The best strategy to see the most activity is to face the northern half of the sky with the moon at your back from 2:00 onward. By facing this direction you be able to see meteors shoot out of the radiant in all directions. This will make it easy to differentiate between the Quadrantids and meteors from other sources. To provide a scientific useful observing session one needs to carefully note the starting and ending time of your session. If you are able to provide the time of each meteor, that would help tremendously in analyzing the strength of the shower. The type of meteor needs to be recorded as well as its magnitude. Other parameters that can be recorded are colors, velocity (degrees per second or verbal description) and whether the meteor left a persistent train. Fireballs should be noted and a separate online form filled out after the session.

Serious observers should watch for at least an hour as numerous peaks and valleys of activity will occur. If you only few for a short time it may coincide with a lull of activity. Watching for at least an hour guarantees you will get to see the best this display has to offer. Observers are also encouraged to fill out a visual observing form on the website of the International Meteor Organization . You must register with the IMO to use the form, but there is an option of registering for free if you do not wish to become a full-fledged member. Data is often scarce for this display, especially when the moon interferes. Therefore if your skies are clear please make an effort to view this display. If will be your last opportunity to view enhanced meteor activity until the eta Aquariids peak in May.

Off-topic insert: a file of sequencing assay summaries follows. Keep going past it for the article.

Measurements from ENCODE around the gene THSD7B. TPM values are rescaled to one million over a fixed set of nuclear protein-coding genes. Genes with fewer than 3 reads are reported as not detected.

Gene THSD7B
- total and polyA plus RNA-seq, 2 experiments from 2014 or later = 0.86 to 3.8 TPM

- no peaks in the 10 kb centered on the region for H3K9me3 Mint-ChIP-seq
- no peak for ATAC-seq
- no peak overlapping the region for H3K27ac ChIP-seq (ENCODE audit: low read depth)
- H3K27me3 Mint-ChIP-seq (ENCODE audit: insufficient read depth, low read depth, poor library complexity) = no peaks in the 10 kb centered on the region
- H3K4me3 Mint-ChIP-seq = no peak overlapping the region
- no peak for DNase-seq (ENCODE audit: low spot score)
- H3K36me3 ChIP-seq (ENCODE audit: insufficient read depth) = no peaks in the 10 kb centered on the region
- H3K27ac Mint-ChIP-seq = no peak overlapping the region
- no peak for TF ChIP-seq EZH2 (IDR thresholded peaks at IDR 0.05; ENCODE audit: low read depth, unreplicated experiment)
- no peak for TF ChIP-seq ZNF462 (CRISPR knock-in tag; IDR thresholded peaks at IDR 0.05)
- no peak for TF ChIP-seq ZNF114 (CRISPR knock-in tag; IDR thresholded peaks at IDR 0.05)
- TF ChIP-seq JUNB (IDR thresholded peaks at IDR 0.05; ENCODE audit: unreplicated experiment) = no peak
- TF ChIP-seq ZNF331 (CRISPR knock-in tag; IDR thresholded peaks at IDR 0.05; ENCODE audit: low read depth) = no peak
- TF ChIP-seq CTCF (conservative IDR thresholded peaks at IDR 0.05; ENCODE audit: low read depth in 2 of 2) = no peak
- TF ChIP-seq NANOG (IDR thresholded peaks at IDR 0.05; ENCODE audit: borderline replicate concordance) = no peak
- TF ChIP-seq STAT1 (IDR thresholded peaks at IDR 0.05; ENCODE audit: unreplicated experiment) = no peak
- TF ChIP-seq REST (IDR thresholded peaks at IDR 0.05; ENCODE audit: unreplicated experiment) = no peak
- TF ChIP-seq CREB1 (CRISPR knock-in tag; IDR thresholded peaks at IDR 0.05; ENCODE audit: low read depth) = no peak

The Quadrantids also offer those interested in observing meteor showers by radio a good opportunity to view strong activity. Meteors do not emit radio waves, but they act as mirrors and reflect radio waves from distant transmitters which aren’t heard otherwise. This is called forward scatter, opposed to backscatter where the transmitter and receiver are at the same place (radar). For practical reasons the frequency range 50 – 150 MHz (wavelength 6 m – 2 m) is used. This includes amongst others the FM band and TV transmitters which haven’t switched yet to digital. Most reflections are short (less than a second), but brighter meteors can cause reflections lasting minutes. The shortest radio reflections are caused by faint meteors, fainter than visual ones. Contrary to visual rates, the radio rates are not maximal when the radiant of a stream is in the zenith, but rather when it is 45 degrees high. For higher elevations, the rates decrease again. Radio reflections can be observed regardless of daylight, clouds, or moonlight, allowing more complete views of streams. The best timing to pick up Quadrantids would be near 04:00 and again near 13:00 (1pm) local standard time on January 4th. The Quadrantids activity is one of the best of the year, but lasts only one day.

We look forward to seeing your results!

Robert Lunsford & Christian Steyaert

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5 comments

  • Bert G. Matous 4 months ago

    Just got in from one hour of observing from Raintree Lake Lee’s Summit, MO.

    Saw 22 Quads and 4 sporadic meteors from 1018-1118 UT, 418-518 local Central time zone, USA. Blocked moon out of view observing NNE, 60 degrees up primarily.

    They were very clumpy, getting 6 in the first ten min and 8 the last ten min of the session.

    L Mag. was 5.0. Brightest was a -1, saw 2 0’s, and two +1’s, no trains. Saw a point +3 Quad as well.

    This session was 47 years after my first session in 1976 w this shower.

    26 degrees, light SW winds 5-7mph.

    Reply to Bert
  • Bert G. Matous 4 months ago

    This above report was for the morning of Jan. 4th, 2024. And I forgot, it was a 2024 report so 48 years since I first observed them.

    Reply to Bert